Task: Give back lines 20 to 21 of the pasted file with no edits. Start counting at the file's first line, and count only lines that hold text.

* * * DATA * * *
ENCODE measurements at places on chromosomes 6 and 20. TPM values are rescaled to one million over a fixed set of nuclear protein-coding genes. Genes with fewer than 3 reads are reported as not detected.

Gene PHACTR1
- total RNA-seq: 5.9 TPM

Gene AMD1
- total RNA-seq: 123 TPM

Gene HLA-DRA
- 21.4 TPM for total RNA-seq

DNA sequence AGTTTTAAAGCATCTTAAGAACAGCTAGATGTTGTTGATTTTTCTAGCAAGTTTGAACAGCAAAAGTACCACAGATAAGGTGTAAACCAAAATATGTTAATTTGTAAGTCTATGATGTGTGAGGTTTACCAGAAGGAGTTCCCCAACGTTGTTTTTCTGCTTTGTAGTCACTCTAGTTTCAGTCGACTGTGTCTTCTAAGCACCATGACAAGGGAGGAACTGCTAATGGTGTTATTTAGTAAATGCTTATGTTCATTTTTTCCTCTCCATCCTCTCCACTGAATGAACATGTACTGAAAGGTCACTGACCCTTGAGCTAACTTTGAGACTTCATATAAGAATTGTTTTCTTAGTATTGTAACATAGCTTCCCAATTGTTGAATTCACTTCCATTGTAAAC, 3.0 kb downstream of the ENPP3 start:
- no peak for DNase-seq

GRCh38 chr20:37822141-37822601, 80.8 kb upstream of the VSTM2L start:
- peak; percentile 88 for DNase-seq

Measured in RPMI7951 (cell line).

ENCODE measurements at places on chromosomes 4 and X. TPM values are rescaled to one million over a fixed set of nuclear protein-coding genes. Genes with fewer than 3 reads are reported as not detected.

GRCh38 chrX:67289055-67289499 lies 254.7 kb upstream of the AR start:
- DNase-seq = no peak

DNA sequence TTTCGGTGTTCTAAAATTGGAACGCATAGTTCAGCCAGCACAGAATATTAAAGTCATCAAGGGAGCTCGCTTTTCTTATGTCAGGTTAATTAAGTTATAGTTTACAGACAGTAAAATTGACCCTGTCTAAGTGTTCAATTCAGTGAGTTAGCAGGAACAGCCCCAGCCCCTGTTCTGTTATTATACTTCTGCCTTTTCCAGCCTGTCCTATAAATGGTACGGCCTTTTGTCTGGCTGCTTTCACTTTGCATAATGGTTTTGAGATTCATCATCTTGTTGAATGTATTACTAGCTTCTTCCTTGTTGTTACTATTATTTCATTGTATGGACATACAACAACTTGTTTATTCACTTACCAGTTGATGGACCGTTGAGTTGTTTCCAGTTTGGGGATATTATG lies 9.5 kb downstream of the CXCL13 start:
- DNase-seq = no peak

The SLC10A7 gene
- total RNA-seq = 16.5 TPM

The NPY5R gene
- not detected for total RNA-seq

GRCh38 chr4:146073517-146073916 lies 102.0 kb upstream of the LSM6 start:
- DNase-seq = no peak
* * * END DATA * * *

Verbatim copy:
The NPY5R gene
- not detected for total RNA-seq